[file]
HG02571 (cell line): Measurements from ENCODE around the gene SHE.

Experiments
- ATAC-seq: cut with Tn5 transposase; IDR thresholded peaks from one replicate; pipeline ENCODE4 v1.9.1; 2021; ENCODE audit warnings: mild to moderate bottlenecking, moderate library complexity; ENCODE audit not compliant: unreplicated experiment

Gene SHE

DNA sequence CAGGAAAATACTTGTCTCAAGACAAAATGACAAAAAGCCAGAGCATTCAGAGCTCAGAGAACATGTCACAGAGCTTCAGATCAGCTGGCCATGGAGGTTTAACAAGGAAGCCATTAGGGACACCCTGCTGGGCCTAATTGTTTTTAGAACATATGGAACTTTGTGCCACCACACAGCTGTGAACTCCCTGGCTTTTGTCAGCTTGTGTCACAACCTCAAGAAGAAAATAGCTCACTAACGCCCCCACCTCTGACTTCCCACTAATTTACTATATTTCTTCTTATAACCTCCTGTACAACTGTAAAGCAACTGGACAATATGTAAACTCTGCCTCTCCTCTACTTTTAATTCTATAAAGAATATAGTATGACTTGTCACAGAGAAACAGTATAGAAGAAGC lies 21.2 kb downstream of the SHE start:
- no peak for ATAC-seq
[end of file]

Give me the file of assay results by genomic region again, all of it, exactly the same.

HG02571 (cell line): Measurements from ENCODE around the gene SHE.

Experiments
- ATAC-seq: cut with Tn5 transposase; IDR thresholded peaks from one replicate; pipeline ENCODE4 v1.9.1; 2021; ENCODE audit warnings: mild to moderate bottlenecking, moderate library complexity; ENCODE audit not compliant: unreplicated experiment

Gene SHE

DNA sequence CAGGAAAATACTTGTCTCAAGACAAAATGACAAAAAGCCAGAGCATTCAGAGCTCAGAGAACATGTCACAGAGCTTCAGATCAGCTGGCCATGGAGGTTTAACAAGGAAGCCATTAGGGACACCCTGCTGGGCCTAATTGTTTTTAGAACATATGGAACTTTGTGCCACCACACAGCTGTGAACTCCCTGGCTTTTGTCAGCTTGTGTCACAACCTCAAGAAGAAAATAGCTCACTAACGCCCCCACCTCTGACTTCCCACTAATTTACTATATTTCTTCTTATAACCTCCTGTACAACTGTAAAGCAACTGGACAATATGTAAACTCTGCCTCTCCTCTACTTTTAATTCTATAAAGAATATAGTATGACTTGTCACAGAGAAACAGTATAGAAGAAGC lies 21.2 kb downstream of the SHE start:
- no peak for ATAC-seq